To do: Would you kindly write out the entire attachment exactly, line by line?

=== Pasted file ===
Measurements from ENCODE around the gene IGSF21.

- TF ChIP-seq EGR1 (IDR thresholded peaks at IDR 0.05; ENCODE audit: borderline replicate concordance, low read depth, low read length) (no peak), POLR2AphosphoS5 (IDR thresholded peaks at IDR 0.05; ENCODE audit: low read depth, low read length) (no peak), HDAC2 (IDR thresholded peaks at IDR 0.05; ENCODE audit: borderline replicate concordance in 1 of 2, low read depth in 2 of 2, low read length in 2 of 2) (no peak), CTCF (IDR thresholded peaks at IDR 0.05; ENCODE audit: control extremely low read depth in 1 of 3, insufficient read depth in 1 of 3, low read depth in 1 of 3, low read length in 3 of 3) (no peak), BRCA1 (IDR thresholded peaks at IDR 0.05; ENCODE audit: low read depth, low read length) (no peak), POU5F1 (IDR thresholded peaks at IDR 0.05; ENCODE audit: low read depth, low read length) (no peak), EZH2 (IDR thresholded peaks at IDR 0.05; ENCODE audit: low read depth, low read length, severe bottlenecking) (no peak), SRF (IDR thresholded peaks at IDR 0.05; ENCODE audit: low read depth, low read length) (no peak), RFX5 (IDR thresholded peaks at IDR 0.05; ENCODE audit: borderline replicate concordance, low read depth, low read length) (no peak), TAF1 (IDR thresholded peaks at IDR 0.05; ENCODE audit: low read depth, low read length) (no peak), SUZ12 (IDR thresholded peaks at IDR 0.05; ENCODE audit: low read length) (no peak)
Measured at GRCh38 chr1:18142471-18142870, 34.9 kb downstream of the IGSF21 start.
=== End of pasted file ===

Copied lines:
Measurements from ENCODE around the gene IGSF21.

- TF ChIP-seq EGR1 (IDR thresholded peaks at IDR 0.05; ENCODE audit: borderline replicate concordance, low read depth, low read length) (no peak), POLR2AphosphoS5 (IDR thresholded peaks at IDR 0.05; ENCODE audit: low read depth, low read length) (no peak), HDAC2 (IDR thresholded peaks at IDR 0.05; ENCODE audit: borderline replicate concordance in 1 of 2, low read depth in 2 of 2, low read length in 2 of 2) (no peak), CTCF (IDR thresholded peaks at IDR 0.05; ENCODE audit: control extremely low read depth in 1 of 3, insufficient read depth in 1 of 3, low read depth in 1 of 3, low read length in 3 of 3) (no peak), BRCA1 (IDR thresholded peaks at IDR 0.05; ENCODE audit: low read depth, low read length) (no peak), POU5F1 (IDR thresholded peaks at IDR 0.05; ENCODE audit: low read depth, low read length) (no peak), EZH2 (IDR thresholded peaks at IDR 0.05; ENCODE audit: low read depth, low read length, severe bottlenecking) (no peak), SRF (IDR thresholded peaks at IDR 0.05; ENCODE audit: low read depth, low read length) (no peak), RFX5 (IDR thresholded peaks at IDR 0.05; ENCODE audit: borderline replicate concordance, low read depth, low read length) (no peak), TAF1 (IDR thresholded peaks at IDR 0.05; ENCODE audit: low read depth, low read length) (no peak), SUZ12 (IDR thresholded peaks at IDR 0.05; ENCODE audit: low read length) (no peak)
Measured at GRCh38 chr1:18142471-18142870, 34.9 kb downstream of the IGSF21 start.